Ernest Hemingway has been a close confidant ever since college. I have fond memories of being in Paris with him while the rain pattered against my attic window. (Yes, dear readers, I lived in an attic during grad school at the University of Michigan. Room and board were free while I kept the family's house clean and their young daughter company. Oh yes, and walked the dog at lunchtime.)
Some of his books are heartbreakingly memorable, like A Moveable Feast, The Old Man And the Sea, and For Whom the Bell Tolls. Others, like Islands in the Stream, wander around until you give up in disgust.
I've learned a lot from this hard-living (and loving) man, including:
*Get to the point. At his best, he's crisp, firm and concise. At his worst, he sounds like a dirty old man or a drunk. Or both.
*Don't take yourself so seriously. Others did. In fact, he did too, later in life. (I suspect he actually started to believe the sycophants and hangers-on.) But the vintage Hemingway was always looking around with open eyes...including at himself.
*Travel as much as you can. Even if it means doing it in third-class railways (ever sit up all night on Amtrak?) or skimping on clothes to do so. The experience will stay with you all your life...and affect your work for the good.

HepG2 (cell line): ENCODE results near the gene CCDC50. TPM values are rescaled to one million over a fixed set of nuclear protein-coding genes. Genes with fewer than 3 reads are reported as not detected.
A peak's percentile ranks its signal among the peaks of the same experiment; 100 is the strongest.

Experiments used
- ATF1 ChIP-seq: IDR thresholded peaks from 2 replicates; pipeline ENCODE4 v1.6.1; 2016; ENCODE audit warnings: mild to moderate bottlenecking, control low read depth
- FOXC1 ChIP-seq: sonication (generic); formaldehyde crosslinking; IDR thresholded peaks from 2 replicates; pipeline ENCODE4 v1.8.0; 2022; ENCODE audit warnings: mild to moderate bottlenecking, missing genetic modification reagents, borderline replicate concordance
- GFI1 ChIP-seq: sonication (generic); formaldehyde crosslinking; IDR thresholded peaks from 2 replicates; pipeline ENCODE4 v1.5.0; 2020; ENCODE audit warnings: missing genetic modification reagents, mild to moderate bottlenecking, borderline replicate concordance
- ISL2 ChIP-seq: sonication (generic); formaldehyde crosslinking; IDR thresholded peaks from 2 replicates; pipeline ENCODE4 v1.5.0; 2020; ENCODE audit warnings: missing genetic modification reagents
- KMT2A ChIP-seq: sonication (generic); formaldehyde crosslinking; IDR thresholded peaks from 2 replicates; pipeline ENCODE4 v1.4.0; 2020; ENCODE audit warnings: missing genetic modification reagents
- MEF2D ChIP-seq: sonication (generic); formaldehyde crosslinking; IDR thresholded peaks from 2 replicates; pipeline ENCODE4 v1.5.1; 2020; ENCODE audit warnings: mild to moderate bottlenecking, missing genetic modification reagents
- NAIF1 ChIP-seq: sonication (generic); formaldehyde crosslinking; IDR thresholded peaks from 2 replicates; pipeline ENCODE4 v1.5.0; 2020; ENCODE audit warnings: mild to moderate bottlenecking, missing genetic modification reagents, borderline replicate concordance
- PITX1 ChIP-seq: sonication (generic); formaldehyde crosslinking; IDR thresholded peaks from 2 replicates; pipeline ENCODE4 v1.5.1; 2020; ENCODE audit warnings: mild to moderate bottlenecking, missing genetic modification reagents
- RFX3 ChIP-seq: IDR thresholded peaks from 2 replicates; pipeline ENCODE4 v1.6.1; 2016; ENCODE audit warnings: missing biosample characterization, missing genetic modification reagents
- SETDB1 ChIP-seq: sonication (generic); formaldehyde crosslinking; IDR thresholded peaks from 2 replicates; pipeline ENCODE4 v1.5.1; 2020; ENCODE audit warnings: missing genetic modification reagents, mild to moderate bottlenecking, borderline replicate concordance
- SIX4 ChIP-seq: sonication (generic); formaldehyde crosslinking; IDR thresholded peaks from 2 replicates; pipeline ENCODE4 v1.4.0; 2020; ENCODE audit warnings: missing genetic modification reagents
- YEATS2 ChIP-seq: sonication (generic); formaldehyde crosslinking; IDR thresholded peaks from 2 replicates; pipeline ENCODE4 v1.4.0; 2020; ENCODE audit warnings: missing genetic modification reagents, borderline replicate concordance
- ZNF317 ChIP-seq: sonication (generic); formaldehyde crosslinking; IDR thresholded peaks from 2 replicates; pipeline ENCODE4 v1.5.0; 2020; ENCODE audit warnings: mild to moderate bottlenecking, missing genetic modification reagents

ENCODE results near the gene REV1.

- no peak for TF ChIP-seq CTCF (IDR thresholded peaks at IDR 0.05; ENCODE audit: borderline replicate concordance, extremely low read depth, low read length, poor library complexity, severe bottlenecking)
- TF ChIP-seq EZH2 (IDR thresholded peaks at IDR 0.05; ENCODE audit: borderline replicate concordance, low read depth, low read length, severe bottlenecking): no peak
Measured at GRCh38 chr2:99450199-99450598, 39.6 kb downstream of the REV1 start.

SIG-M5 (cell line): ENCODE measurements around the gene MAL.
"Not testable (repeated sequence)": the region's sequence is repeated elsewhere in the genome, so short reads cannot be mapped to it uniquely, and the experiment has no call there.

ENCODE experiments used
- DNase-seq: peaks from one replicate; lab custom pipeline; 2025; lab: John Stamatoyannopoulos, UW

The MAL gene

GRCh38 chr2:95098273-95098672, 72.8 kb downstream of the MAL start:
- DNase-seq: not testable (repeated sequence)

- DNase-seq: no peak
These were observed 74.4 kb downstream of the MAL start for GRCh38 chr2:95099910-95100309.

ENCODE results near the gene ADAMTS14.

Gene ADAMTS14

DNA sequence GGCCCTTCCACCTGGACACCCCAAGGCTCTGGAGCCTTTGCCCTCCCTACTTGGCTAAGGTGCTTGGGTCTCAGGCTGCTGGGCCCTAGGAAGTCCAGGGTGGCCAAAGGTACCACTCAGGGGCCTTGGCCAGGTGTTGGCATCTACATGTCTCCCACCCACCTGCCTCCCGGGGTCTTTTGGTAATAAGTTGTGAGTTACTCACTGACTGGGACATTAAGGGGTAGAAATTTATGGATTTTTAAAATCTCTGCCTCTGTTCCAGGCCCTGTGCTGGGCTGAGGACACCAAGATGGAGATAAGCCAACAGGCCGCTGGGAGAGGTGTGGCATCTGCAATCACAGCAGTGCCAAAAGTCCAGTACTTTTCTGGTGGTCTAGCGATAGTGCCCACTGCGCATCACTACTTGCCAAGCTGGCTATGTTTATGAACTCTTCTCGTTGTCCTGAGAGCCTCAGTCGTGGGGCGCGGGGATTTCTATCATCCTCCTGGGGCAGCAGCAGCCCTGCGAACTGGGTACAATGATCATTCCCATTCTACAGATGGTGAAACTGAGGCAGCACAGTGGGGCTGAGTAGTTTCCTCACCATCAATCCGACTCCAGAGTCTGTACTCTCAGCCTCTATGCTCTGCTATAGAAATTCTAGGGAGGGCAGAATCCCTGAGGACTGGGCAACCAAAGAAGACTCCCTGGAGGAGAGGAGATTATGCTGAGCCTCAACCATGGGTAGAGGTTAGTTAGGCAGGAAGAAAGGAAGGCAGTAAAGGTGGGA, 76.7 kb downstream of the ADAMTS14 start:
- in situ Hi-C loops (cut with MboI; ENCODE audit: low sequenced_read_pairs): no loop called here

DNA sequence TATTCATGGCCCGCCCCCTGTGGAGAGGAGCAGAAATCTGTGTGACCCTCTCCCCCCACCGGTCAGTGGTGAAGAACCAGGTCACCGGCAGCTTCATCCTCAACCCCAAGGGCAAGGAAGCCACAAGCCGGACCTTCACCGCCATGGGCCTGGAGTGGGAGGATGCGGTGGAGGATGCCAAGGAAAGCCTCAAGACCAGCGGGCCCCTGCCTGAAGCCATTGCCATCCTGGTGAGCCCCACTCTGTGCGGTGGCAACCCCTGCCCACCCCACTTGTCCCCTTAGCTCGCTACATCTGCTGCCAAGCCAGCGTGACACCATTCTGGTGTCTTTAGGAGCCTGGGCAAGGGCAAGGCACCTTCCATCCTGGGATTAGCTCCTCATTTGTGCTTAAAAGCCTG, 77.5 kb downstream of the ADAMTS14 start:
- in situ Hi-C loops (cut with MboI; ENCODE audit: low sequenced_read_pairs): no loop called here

*Read as much as you can. Hemingway always had a book (or two, or three) going. His first wife Hadley remembered once smooching with the great Hem -- only to find that he was reading a book behind her back!
*Discipline yourself. Writing was a regular part of his schedule. (Like Lewis Carroll and Thomas Wolfe, he liked to do it standing up! Certainly better for the stomach and leg muscles.) Sure, he goofed around a lot, and did far more than his share of drinking. But the words still got produced, day after day. (Stephen King is also good at this sort of thing. He reads a lot, too.)
*Do it with gusto. Whatever he did -- good or bad -- he went into it full-bore. Not a bad way to live.
Ernie in 1939 -- courtesy of Wikipedia. For a full bibliography, look here.)
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